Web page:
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'Mr. Big Shot' Linked to 120 Synthetic Marijuana Hospitalizations in a Week

 A new brand of fake pot called "Mr. Big Shot" may be responsible for sending more than a hundred people to the hospital.
Synthetic Marijuana
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EAST HARLEM — "Mr. Big Shot," a potent new brand of synthetic marijuana, sent 120 Manhattan men to the emergency room after smoking the drug in a single week.

The victims, mostly men over 25, suffered a range of problems including seizures, rapid heart rate, high blood pressure, vomiting, nausea and hallucinations after smoking the chemical substance that is marketed as incense, according to the Department of Health and Mental Hygiene.

“’Mr. Big Shot was too strong,” said Clarence Blackwell who lives near 125th Street and Lexington Avenue. “It made people jittery, I saw them throw up and pass out. Since April they’ve stopped selling it.”

Although bodegas and smoke shops around the area have taken ‘Mr. Big Shot’ off their shelves, many are still selling other forms brands of synthetic marijuana.

“Five dollars will get you 20 blunts,” said Jamal Adam Bowers, a homeless man who likes to smoke in front of the Path Mark on Lexington Avenue. “It’s more intense [than marijuana] but it doesn’t last as long.”

The Health Department said several smoke shops and bodegas have been selling synthetic marijuana around 125th Street and Lexington Avenue but they would not say which ones.

Between January and March of 2015, there was an average of two to three synthetic marijuana-related hospital visits throughout the city, officials said. During the week of April 8 that number jumped to 120, most of which were in East Harlem, according to the city Health Department.

After April’s spike, the Department of Health visited 34 shops in East Harlem and handed them a Commissioner’s Order to stop selling synthetic cannabis. Inspectors found the drugs in six of the shops.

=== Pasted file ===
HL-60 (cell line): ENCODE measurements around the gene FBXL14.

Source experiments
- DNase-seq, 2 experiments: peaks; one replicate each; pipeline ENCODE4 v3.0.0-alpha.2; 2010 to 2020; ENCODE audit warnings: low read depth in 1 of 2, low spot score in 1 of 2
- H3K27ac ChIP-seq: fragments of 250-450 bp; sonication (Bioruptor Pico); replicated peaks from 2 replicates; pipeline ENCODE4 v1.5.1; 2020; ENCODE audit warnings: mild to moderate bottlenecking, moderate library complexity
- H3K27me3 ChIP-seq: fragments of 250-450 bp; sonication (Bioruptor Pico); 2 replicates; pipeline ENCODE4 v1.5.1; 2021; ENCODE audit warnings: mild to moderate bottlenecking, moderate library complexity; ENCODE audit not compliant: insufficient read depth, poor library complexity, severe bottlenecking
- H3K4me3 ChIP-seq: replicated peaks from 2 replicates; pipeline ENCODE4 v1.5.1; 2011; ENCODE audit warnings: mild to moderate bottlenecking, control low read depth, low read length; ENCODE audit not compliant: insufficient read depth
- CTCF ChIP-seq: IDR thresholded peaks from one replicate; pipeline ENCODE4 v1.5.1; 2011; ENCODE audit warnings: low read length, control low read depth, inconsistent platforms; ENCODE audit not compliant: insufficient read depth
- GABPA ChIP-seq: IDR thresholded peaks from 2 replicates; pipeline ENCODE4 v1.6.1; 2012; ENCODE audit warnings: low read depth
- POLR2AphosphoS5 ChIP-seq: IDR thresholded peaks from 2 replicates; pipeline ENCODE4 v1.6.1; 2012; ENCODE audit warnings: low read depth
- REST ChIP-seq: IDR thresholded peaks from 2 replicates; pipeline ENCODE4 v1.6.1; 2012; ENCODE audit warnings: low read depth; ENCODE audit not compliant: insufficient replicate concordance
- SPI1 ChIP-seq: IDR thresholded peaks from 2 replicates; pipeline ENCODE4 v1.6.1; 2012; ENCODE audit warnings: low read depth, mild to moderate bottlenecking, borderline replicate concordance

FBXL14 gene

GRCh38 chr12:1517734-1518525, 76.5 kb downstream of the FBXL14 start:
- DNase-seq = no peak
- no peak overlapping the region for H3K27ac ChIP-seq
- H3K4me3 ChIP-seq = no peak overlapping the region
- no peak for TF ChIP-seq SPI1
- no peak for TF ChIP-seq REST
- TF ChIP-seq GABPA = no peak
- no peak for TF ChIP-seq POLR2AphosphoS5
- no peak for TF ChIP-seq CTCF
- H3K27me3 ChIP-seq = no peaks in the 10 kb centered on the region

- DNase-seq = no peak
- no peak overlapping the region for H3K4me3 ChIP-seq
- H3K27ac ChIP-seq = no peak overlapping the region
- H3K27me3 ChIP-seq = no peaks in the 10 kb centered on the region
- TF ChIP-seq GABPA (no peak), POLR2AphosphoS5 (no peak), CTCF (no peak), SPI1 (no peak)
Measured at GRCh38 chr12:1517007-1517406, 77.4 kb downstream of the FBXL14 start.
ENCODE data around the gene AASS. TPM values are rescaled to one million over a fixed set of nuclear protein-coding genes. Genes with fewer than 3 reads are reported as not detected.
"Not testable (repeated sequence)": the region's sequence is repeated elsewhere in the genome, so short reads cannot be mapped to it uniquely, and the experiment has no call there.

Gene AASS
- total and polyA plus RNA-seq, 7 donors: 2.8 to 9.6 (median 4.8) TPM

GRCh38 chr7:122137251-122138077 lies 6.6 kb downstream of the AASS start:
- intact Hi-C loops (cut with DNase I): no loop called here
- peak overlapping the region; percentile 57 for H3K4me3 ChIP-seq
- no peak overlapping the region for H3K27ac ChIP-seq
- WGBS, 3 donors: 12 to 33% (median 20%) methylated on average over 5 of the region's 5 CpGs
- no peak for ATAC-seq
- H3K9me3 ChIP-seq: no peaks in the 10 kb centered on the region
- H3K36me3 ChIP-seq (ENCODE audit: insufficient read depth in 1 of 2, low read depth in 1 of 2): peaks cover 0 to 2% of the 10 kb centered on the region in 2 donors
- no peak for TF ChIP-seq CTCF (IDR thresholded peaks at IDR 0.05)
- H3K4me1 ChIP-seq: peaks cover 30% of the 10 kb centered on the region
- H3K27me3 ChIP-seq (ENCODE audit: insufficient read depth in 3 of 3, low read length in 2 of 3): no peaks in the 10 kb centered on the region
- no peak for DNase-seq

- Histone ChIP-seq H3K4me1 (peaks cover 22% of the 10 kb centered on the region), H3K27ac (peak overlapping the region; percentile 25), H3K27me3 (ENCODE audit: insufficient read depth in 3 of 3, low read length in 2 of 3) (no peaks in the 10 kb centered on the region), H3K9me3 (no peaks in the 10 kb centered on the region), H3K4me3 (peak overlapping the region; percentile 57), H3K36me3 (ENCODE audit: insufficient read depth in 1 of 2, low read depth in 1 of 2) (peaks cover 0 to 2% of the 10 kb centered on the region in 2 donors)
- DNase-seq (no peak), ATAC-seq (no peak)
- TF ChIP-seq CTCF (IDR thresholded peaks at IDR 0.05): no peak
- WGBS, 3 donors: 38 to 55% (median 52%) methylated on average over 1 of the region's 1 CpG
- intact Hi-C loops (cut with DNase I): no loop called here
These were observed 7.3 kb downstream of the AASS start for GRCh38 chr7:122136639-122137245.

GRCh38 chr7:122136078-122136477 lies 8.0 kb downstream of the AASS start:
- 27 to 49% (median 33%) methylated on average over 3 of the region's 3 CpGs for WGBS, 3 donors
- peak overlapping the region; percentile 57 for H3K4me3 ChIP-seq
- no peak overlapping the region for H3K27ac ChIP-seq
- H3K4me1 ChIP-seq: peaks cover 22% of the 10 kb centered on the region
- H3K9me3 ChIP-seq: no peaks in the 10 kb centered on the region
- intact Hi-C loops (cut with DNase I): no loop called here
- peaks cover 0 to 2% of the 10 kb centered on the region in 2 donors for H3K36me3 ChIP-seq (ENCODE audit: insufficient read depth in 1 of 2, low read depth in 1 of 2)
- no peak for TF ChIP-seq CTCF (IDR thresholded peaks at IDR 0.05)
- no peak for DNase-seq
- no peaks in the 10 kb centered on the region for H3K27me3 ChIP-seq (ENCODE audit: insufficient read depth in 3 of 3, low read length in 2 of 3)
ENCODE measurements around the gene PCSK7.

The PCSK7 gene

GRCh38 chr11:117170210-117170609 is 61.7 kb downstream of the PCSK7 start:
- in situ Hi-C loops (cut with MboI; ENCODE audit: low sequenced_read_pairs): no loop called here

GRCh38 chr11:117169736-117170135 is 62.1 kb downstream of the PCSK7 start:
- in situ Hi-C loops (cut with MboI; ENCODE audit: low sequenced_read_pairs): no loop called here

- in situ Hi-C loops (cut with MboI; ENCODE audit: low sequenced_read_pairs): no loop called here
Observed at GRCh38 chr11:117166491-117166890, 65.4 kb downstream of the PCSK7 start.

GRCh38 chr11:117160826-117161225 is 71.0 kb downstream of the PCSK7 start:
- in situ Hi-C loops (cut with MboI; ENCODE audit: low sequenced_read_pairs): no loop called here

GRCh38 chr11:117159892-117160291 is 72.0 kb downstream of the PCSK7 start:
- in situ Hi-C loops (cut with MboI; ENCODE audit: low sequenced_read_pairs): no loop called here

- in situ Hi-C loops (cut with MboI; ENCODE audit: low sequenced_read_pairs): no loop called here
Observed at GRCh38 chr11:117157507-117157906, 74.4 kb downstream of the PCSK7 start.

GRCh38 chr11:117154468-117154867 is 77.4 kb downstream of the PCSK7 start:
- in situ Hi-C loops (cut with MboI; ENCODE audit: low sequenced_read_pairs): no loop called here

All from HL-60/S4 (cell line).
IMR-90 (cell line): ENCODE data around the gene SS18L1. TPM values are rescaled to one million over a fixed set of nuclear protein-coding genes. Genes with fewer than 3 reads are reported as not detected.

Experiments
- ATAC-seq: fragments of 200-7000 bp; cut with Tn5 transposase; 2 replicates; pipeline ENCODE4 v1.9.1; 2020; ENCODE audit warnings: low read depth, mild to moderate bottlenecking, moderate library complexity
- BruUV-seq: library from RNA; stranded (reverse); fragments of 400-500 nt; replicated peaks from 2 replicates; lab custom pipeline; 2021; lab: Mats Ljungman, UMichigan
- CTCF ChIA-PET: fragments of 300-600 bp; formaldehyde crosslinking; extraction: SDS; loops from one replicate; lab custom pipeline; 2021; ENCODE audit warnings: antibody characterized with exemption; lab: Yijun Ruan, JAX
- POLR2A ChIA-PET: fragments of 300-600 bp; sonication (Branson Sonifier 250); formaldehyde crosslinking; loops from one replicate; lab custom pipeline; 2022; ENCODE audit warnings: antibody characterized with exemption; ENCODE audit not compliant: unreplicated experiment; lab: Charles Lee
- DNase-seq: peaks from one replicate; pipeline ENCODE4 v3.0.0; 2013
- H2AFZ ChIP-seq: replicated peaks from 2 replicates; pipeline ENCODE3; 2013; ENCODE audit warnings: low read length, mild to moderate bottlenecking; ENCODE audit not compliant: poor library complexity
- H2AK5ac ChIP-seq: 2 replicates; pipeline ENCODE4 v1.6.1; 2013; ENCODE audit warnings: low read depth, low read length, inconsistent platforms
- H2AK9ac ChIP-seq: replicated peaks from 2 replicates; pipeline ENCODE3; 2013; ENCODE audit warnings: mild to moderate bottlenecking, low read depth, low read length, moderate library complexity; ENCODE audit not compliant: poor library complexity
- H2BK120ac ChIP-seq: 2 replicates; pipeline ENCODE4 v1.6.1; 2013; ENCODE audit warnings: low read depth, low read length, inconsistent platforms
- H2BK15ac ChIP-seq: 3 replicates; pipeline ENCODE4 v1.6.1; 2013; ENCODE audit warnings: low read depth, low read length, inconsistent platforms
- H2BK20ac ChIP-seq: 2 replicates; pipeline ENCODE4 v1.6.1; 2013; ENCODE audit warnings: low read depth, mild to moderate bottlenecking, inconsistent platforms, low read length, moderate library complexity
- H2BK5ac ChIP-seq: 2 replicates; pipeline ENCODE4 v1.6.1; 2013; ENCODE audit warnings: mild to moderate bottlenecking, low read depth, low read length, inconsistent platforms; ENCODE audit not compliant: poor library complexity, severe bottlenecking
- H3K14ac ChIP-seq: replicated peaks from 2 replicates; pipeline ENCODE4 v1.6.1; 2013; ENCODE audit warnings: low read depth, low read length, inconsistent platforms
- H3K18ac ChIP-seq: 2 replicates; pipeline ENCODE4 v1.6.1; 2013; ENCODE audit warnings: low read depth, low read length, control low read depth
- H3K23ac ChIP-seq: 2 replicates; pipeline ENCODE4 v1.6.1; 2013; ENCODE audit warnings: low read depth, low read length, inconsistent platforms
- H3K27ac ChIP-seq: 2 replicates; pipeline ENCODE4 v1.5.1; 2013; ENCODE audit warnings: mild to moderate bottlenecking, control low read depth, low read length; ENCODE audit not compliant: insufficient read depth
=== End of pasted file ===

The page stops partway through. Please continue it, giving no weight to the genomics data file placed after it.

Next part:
The Commissioner’s Orders are essentially a warning saying that selling these products is illegal.

Inspectors plan to return to the shops and, if the stores are still selling, they could be charged with a misdemeanor, said Ricky Wong, the Health Department’s Director of Community Affairs.

While hospitalizations have decreased since April’s spike, they are still not down to regular numbers, he added.

The drug appeals to people because it is cheap and does not show up on drug screenings, according to Diana Ayala, deputy chief of staff for Council Speaker Melissa Mark-Viverito.

“It’s very cheap, you can buy a bag from anywhere between $2 and $5,” she said. “It doesn’t come up on drug tests. So if you are on parole, if you have an ACS case, this is the ideal drug because nobody is going to be able to test for it.”

Ayala had heard from local homeless shelters that ‘Mr. Big Shot’ may be behind April’s spike.

“What they were saying was that there was a product called “[Mr.] Big Shot” that newly came out to the market and is another form of this drug,” she said. “They didn’t know if it was a bad batch or if it was a more powerful batch but people were smoking it and got really sick.”

In 2012, the State's Health Department banned the sale and possession of dozens of chemicals used to create the synthetic drug. However, manufacturers simply started using different chemicals, Wong said.

“The tough thing is that the ingredients are constantly changing,” he said. “Distributors are adapting to the environment as far as a legal perspective.”

Part of what makes them so dangerous is that people don’t really know what is in them, he added.

East Harlem has started a public education campaign warning people about the risk of using synthetic drugs. Ayala has been distributing fliers at residence association meetings, community council meetings and around her neighborhood.

“I'm a parent," she said. "I have a 13-year-old and I'm concerned that my 13-year-old can go into a store and buy this.”

On Saturday, the Metropolitan Hospital Center Community Advisory Board will host a community forum about synthetic drugs at the Children's Aid Society. Experts from the hospital, NYPD and DA's Office will talk about the dangers of using the product.

The Department of Homeless Services did not reply to questions about synthetic marijuana. The Bowery Residents’ Committee, a shelter on 124th Street and Lexington Avenue, declined to comment on the issue.